Venice review: The Kiev Trial (2022)

©Atoms & Void

The Kiev Trial is at once a lesson from the past and a dispatch from the future. Salvaging footage of a 1946 criminal tribune found in the process of making Babi Yar. Context(2021), Sergei Loznitsa’s fascinating excavation of one of the very first post-WW2 trials offers a keen study of the banality of evil, all the more topical due to the current situation in Ukraine.

The Nuremberg Trials are well-known and documented. They even inspired a surprisingly robust and serious Hollywood film, Stanley Kramer’s Judgement at Nuremberg (1961), which brought the evils of the Holocaust directly into Western cinemas and made an impressive $16 million at the time (around $158 million today). But the Kiev Trials, part of a series of Soviet-run trials of Nazi soldiers, are far-less documented.

Fifteen Nazis stood on trial between January 17th and 18th, 1946. Three hours of footage shot by the Moscow Central Documentary Studio have been found, with only a small amount previously shown to audiences as part of a short newsreel. Working again with the Babi Yar Holocaust Center and his trusted team of researchers and collaborators — including genius sound designer Vladimir Golovnitski, who helps to really bring these archive films to life — Loznitsa keenly documents the trial from beginning to end; recounting many shocking, yet unsurprising acts.

Loznitsa’s documentaries can often feel like schoolwork; no doubt their lessons and images are good for you, yet a lingering boredom can creeps in as the core message is repeated over and over again. But The Kiev Trial — cut to a mere 100 minutes — never overstays its welcome, offering a deeply compelling study of victim and perpetrator alike. Perhaps Loznitsa could’ve cut the repetitive translations between German and Russian, yet it’s worth paying attention to the reaction of the audience as they finally understand just what these soldiers believe.

The most telling contrast lies between the officers on trial and the people who survived their atrocities. While the Germans have no issue recounting their crimes in rather plain terms, while sometimes trying to excuse themselves on technicalities, the language of the victims is far more forceful and evocative. One man says he saw people treated “like firewood” while another woman explains how she escaped death by firing squad through a mixture of ingenuity and luck. The cameramen softly pan between the victims and the men responsible for their suffering, revealing absolutely no remorse on behalf of the Nazis. Just a certain fear as they await their almost inevitable death.

It shows that fascism is, by its very nature, a philosophy of cowardice. The state both tells you what you should do while also giving you a means to exculpate yourself from any wrongdoing. And if state tells you that the people you are killing are untermenschen, then you should have no reason to feel any guilt whatsoever. This is the kind of evil that can occur when one has the full power of a highly bureaucratic, totalitarian state behind it. It’s the kind of evil that should never be tolerated in any form whatsoever.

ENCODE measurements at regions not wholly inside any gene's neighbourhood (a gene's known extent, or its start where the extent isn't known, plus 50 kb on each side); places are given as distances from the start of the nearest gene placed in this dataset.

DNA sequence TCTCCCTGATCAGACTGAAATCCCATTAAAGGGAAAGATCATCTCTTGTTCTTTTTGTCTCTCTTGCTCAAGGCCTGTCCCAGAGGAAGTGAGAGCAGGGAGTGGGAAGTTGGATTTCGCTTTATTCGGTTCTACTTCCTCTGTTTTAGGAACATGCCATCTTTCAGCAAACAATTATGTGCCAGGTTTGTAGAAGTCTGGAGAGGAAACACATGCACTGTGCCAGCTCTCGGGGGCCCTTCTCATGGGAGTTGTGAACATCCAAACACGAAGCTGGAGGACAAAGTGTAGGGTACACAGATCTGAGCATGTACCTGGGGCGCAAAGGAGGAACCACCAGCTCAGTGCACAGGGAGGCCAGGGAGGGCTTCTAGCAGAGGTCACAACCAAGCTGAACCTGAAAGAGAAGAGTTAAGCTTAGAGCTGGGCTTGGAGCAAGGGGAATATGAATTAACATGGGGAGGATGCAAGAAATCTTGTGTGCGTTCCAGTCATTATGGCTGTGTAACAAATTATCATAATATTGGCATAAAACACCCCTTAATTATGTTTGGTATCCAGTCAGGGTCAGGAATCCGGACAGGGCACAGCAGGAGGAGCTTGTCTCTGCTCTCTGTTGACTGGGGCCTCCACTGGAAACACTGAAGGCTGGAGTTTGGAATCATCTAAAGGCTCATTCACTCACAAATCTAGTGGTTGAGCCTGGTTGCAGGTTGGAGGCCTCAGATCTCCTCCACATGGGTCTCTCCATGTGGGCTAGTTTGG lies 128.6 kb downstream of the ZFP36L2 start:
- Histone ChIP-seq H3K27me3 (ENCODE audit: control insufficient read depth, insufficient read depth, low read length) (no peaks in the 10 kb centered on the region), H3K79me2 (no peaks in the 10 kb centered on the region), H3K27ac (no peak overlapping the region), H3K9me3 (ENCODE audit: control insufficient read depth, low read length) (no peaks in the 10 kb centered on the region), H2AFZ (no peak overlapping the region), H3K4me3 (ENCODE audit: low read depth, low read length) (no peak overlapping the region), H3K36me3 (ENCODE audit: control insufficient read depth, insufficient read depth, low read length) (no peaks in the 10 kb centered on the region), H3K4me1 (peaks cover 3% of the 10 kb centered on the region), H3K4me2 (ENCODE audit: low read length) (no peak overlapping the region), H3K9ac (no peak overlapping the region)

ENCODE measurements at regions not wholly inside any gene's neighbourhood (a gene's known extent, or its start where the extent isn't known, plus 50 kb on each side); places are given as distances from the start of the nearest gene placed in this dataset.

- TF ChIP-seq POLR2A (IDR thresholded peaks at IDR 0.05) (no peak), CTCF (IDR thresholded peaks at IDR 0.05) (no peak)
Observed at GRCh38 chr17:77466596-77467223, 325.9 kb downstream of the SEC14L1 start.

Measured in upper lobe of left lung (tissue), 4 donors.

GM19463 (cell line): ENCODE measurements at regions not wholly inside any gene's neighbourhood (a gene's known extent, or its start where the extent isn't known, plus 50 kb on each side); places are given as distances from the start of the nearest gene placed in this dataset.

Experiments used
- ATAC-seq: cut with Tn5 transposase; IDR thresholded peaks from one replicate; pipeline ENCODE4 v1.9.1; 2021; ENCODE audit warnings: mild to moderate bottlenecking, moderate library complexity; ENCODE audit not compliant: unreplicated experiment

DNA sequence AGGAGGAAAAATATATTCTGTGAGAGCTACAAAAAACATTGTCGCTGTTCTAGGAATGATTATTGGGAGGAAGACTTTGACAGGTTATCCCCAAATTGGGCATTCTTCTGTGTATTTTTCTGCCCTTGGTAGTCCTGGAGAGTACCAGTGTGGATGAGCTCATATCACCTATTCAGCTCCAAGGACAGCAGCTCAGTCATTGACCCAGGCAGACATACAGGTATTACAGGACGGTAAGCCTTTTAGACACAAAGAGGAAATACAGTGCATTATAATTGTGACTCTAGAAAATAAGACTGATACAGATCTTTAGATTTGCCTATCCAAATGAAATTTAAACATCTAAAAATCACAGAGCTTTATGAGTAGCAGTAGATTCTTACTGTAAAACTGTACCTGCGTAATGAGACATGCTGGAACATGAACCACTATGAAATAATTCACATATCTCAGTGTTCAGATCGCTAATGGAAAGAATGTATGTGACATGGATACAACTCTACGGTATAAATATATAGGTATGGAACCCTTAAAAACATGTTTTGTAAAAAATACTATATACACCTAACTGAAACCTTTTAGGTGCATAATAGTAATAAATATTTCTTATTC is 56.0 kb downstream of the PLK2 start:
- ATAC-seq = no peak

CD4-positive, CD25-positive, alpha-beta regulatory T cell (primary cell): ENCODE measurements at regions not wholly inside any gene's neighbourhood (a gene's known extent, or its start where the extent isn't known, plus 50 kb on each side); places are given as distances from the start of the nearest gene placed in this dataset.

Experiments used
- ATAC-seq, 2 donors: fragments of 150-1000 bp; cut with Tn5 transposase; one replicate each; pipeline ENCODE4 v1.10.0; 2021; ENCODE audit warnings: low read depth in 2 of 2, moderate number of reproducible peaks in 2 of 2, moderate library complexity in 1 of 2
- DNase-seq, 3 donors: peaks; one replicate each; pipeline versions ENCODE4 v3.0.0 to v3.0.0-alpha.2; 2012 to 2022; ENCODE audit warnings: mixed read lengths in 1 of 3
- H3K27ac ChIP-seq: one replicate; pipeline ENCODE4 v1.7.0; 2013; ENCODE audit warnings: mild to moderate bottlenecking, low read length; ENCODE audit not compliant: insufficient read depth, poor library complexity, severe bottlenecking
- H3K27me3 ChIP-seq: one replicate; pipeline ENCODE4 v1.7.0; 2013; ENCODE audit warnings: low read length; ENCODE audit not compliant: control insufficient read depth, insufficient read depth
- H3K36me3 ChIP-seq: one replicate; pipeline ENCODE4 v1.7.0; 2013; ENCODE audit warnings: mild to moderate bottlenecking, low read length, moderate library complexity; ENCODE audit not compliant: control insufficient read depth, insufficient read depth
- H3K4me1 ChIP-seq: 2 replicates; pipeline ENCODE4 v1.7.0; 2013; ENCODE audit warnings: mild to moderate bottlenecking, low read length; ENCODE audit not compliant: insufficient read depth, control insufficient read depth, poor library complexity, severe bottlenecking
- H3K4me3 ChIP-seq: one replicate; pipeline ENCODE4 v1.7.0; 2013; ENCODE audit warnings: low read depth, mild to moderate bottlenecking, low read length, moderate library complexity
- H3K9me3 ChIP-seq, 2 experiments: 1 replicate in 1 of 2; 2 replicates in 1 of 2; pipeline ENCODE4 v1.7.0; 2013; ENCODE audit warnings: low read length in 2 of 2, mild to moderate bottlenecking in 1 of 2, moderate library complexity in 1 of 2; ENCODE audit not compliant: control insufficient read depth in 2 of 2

That’s a sentiment easier felt than enforced, as a similar genocidal mania grips the upper echelons of Russian society today, with Ukraine once again the victim. (But in a bitter twist of irony, the Russian government are claiming that actually Ukraine is the Nazi country, distorting the existence of certain Neo-Nazi battalions — tolerated in response to the 2014 invasion in the first place — into “proof” that the entirety of Ukraine itself has descended into fascism.) And as Russian soldiers currently being tried in Ukraine for war crimes and murder claim the “following orders” defence. It’s sad to see how little has been learned from the horrors of the past. Forgive my pessimism, but it makes rather depressed; a film like this can only illuminate mankind’s capacity for evil, but cannot really do anything to diminish it, especially as fascism relies on the absence of genuine art or culture.

And if Loznitsa still finds himself buffeted between being hated by the Russian state and shunned by the Ukrainian film community, he doesn’t let it affect his filmmaking, which is crisp, precise, and evidently on the right side of history. This is a necessary film, if a futile gesture in the face of the current station.

But one thing gives me comfort about our future world: in our digital age, the next Kiev Trials won’t be laying in a vault for over seventy-five years. Perhaps then it will be harder for the next Hitler or Putin to run roughshod over the lessons of history. At least one can only hope so.

©Atoms & Void

Country: Ukraine, Netherlands
Language: Russian, German, Ukrainian
Year: 2022
Runtime: 106′
Written/ Directed by: Sergei Loznitsa
Production: Atoms & Void (Maria Choustova, Sergei Loznitsa) Babyn Yar Holocaust Memorial Center (Ilya Khrzhanovskiy, Max Yakover)
Editor: Sergei Loznitsa, Tomasz Wolski, Danielius Kokanauski
Sound: Vladimir Golovnitski
Visual Effects/ Restoration: Jonas Zagorskas